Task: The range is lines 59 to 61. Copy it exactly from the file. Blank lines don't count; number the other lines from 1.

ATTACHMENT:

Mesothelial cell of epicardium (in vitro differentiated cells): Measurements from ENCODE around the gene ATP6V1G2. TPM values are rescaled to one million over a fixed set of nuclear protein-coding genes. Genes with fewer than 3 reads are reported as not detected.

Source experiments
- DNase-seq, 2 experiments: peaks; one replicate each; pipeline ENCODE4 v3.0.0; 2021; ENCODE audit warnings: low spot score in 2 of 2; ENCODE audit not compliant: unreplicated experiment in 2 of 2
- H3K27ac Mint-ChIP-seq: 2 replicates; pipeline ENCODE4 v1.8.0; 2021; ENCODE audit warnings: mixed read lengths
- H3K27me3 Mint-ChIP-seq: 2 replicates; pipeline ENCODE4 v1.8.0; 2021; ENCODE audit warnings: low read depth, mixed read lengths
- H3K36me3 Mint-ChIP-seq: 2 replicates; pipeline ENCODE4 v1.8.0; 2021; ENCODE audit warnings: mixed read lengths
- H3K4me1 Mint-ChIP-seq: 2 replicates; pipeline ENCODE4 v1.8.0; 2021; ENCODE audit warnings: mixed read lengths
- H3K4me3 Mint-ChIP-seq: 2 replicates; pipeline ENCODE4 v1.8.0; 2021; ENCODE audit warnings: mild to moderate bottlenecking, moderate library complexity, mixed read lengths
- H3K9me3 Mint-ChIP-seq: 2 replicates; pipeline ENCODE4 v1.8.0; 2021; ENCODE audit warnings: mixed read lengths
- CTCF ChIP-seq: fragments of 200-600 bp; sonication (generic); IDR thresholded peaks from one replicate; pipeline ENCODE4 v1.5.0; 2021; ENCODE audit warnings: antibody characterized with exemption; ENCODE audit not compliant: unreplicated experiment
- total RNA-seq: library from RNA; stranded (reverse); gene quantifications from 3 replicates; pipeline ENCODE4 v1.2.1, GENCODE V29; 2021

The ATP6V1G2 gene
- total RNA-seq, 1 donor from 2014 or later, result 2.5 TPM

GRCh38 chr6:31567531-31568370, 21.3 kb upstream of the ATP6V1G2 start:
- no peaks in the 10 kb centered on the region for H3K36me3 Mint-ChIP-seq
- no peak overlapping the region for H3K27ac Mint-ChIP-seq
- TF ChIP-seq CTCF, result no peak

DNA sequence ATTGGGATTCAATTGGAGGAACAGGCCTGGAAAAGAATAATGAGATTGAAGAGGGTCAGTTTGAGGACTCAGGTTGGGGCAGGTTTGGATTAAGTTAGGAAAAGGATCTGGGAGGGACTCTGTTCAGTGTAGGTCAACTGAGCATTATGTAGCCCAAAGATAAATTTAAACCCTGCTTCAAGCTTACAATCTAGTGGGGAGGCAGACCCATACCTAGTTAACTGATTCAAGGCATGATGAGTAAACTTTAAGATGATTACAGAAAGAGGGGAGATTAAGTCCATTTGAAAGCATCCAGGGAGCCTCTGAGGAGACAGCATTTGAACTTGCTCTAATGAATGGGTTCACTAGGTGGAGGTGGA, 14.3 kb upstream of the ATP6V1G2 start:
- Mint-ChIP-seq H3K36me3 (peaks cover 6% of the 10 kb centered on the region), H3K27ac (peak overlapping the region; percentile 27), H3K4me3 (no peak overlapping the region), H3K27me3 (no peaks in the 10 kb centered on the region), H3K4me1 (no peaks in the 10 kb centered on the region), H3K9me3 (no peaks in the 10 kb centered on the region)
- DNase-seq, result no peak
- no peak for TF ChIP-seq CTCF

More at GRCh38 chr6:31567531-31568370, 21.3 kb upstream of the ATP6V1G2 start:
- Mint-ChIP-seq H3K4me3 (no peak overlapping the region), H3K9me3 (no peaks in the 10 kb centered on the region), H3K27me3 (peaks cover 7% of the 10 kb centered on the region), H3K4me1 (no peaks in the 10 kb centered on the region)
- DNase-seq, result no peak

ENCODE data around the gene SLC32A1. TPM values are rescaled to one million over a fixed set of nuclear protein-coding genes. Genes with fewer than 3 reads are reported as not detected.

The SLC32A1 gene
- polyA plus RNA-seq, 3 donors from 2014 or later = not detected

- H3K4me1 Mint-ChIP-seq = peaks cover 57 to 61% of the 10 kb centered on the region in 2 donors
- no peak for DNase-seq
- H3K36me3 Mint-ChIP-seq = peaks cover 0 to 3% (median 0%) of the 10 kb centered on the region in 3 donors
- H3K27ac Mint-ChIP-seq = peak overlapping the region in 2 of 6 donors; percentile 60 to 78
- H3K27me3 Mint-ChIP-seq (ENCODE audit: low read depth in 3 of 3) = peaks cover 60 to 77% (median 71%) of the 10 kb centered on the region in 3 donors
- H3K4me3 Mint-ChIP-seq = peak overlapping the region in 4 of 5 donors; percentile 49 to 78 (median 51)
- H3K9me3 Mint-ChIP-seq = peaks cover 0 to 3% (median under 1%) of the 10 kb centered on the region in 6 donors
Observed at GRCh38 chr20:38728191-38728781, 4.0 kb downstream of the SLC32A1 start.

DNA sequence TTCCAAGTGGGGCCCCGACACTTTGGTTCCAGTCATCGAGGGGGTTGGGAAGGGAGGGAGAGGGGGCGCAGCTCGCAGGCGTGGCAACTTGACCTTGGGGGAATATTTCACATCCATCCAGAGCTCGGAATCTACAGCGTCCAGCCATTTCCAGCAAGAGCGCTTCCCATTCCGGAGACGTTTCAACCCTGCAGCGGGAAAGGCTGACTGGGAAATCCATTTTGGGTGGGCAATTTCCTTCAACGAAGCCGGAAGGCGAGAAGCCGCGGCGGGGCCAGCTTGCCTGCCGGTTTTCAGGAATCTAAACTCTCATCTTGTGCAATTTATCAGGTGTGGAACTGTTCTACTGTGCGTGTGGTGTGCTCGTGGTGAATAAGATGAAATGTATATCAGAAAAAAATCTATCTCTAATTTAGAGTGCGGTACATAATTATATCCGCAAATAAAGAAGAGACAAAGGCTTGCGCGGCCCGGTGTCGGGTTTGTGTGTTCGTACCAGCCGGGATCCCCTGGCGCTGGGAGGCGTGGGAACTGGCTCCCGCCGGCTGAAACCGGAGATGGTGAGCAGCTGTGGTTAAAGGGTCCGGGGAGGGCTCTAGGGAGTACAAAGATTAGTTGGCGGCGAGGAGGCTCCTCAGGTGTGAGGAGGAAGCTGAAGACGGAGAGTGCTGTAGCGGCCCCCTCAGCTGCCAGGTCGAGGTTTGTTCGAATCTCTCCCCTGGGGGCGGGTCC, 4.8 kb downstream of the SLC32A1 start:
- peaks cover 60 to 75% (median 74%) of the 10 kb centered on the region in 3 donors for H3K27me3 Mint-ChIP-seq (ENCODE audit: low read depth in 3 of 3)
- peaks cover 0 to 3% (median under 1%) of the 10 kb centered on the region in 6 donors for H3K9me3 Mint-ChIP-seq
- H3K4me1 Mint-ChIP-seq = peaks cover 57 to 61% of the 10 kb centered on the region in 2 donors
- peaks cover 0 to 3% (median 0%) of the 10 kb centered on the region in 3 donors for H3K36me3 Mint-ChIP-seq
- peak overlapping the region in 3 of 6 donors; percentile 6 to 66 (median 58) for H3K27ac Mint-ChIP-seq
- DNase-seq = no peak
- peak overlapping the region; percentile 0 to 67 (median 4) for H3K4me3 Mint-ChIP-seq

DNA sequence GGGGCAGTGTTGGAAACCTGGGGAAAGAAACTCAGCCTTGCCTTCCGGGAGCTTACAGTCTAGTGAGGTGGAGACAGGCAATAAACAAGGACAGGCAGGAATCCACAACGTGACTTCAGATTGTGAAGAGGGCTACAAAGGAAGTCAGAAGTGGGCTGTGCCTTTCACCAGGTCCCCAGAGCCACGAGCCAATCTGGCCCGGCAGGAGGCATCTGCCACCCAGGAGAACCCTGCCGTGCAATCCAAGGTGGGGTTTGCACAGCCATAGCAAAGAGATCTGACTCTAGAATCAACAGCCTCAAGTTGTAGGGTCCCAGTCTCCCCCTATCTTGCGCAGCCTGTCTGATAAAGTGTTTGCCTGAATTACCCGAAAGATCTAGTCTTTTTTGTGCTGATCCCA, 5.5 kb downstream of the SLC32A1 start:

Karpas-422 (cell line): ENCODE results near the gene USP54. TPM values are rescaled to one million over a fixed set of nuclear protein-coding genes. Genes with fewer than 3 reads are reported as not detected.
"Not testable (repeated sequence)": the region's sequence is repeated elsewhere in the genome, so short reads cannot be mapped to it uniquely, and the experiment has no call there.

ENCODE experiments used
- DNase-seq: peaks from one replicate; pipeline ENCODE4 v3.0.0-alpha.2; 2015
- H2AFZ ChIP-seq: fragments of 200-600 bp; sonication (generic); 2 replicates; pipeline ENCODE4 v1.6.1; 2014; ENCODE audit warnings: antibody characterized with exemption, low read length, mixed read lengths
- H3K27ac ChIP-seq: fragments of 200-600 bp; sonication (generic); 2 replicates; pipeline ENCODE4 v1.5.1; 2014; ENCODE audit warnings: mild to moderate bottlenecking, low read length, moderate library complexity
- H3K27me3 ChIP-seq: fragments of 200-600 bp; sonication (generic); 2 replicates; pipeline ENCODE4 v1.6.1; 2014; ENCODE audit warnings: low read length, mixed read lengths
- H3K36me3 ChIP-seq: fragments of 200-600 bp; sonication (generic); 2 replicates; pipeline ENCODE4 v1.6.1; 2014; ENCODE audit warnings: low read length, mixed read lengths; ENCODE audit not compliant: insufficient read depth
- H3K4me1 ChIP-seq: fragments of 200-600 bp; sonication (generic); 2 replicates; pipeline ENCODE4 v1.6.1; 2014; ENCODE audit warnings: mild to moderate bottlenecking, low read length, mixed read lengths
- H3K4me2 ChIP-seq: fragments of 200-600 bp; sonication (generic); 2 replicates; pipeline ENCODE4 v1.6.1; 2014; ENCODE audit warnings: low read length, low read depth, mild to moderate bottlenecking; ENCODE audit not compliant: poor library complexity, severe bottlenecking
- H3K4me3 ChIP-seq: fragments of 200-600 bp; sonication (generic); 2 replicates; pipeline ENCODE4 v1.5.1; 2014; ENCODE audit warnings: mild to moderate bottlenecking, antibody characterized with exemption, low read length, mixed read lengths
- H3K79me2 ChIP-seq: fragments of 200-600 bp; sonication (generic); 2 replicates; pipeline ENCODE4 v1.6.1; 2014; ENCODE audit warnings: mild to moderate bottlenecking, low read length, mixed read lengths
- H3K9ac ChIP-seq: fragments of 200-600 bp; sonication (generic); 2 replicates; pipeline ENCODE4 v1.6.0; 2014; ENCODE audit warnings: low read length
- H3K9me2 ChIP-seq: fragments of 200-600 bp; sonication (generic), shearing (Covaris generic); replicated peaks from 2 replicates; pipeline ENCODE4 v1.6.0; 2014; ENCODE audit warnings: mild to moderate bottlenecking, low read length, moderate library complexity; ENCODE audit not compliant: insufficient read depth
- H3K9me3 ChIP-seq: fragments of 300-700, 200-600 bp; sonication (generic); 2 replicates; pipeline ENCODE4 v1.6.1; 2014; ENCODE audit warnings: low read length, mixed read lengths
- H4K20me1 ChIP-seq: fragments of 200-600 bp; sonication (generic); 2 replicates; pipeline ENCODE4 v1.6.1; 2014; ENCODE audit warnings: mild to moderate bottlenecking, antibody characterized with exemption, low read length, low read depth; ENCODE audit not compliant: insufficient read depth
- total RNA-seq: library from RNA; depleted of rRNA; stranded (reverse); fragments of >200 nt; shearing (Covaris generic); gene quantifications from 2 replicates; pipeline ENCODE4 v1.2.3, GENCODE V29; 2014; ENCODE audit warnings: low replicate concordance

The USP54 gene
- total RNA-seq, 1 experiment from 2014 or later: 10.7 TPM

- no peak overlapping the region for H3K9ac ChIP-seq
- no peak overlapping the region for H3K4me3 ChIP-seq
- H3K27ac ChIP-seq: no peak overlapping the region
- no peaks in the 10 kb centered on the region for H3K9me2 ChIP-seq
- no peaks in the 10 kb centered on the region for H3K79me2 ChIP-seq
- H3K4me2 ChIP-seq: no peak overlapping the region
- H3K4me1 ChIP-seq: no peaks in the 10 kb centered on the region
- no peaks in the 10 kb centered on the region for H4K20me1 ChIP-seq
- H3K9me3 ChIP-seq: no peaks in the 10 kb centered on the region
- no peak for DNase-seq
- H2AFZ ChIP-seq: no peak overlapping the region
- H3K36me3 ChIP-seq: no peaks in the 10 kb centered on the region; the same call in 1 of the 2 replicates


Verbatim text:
- H3K9me3 ChIP-seq: fragments of 300-700, 200-600 bp; sonication (generic); 2 replicates; pipeline ENCODE4 v1.6.1; 2014; ENCODE audit warnings: low read length, mixed read lengths
- H4K20me1 ChIP-seq: fragments of 200-600 bp; sonication (generic); 2 replicates; pipeline ENCODE4 v1.6.1; 2014; ENCODE audit warnings: mild to moderate bottlenecking, antibody characterized with exemption, low read length, low read depth; ENCODE audit not compliant: insufficient read depth
- total RNA-seq: library from RNA; depleted of rRNA; stranded (reverse); fragments of >200 nt; shearing (Covaris generic); gene quantifications from 2 replicates; pipeline ENCODE4 v1.2.3, GENCODE V29; 2014; ENCODE audit warnings: low replicate concordance